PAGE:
Big deposit: You may be able to borrow up to 90% of the property value, IF you have around 20% of the purchase price as a deposit. The more your deposit, then the better your eligibility to qualify for a standard bank interest rate.
Higher interest rate: You may need to pay a higher interest rate from a sub-prime lender who specialises in bad debt. But think of it as a stepping stone. At least you will be ‘in’ your property, rather than waiting 5 years for your credit file to cleanse itself, during which time property prices will likely increase anyway.
Short term pain for long term gain: The equity you will be building in your property during your time with a sub-prime lender on a higher interest rate, is often better than paying dead money in rent, even if you are paying above the mainstream loans initially. With interest rates at all-time lows, even the sub-prime rates are not that high currently, making taking a sub-prime loan even more manageable as a stepping stone initially, just to get you through the pain until you are able to get back to mainstream lending and make your gains.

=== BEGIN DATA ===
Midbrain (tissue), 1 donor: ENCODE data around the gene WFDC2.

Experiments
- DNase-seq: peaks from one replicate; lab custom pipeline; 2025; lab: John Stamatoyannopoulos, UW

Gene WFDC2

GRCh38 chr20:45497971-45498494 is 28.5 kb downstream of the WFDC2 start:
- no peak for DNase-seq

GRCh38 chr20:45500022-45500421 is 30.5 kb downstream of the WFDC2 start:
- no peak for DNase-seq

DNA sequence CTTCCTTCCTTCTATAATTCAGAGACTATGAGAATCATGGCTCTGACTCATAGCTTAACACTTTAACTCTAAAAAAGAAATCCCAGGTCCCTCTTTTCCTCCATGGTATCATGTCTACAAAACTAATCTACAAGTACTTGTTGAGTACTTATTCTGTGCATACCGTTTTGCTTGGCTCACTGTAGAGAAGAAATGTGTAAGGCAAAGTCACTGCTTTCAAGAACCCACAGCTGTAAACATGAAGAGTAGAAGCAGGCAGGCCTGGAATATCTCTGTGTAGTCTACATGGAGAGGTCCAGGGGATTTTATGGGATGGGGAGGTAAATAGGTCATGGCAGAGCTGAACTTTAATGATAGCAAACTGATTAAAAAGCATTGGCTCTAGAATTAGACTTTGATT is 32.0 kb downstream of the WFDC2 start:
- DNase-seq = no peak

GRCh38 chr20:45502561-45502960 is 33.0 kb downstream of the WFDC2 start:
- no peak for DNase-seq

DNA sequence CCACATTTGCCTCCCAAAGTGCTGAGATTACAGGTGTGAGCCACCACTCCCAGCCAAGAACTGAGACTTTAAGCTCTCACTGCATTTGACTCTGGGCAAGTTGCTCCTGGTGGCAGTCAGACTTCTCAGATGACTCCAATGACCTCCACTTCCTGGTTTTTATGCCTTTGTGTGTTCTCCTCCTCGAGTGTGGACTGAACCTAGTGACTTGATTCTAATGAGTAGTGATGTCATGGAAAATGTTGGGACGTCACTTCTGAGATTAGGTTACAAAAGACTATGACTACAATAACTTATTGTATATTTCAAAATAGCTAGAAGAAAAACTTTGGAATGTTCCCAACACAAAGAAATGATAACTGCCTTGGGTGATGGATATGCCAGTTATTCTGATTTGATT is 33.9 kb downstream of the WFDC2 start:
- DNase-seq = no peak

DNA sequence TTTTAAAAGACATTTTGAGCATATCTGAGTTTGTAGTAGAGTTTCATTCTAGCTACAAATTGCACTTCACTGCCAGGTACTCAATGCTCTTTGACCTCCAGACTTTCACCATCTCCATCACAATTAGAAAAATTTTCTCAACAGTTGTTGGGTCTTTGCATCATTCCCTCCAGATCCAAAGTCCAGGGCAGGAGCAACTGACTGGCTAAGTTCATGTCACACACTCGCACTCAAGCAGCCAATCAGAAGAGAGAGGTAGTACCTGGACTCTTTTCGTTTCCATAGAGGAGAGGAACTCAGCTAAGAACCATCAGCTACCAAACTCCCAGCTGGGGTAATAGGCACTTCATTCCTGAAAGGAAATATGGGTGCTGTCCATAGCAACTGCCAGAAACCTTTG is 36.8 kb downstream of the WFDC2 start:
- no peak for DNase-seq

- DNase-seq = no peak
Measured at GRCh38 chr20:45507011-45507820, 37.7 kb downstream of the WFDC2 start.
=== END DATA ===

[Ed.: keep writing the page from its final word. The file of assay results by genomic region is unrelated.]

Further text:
Credit Mediation Services – if you are in a position where you think you may need to go down the path of a Part IX Agreement, then it pays to get professional advice to help you navigate that path. There are many companies out there specialising in getting you back on track, check out Credit Mediation Services for example.
Once you have an agreement in place, and time frames to work towards paying your debts off, we can sit down and look at your options in terms of the property market and getting you into a home loan. Until then, sit tight, pay off your debts and get your file clean. I will be happy to help you get into a home loan when the timing is right for you.
Or, for further information on this or any other topic, please contact your Mortgage Choice broker,
Daniel Meade on:
Phone 07 3833 9666,
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Daniel is looking forward to helping you with your home loan options today. Thanks for reading our blog.
This article is for general information purposes only and does not constitute specialist advice. It should not be relied upon for the purposes of entering into any legal or financial commitments. It has been prepared without considering your objectives, financial situation or needs. You should, before acting on the advice, consider its appropriateness to your circumstances, and specific investment advice should be obtained from a suitably qualified professional before adopting any investment strategy.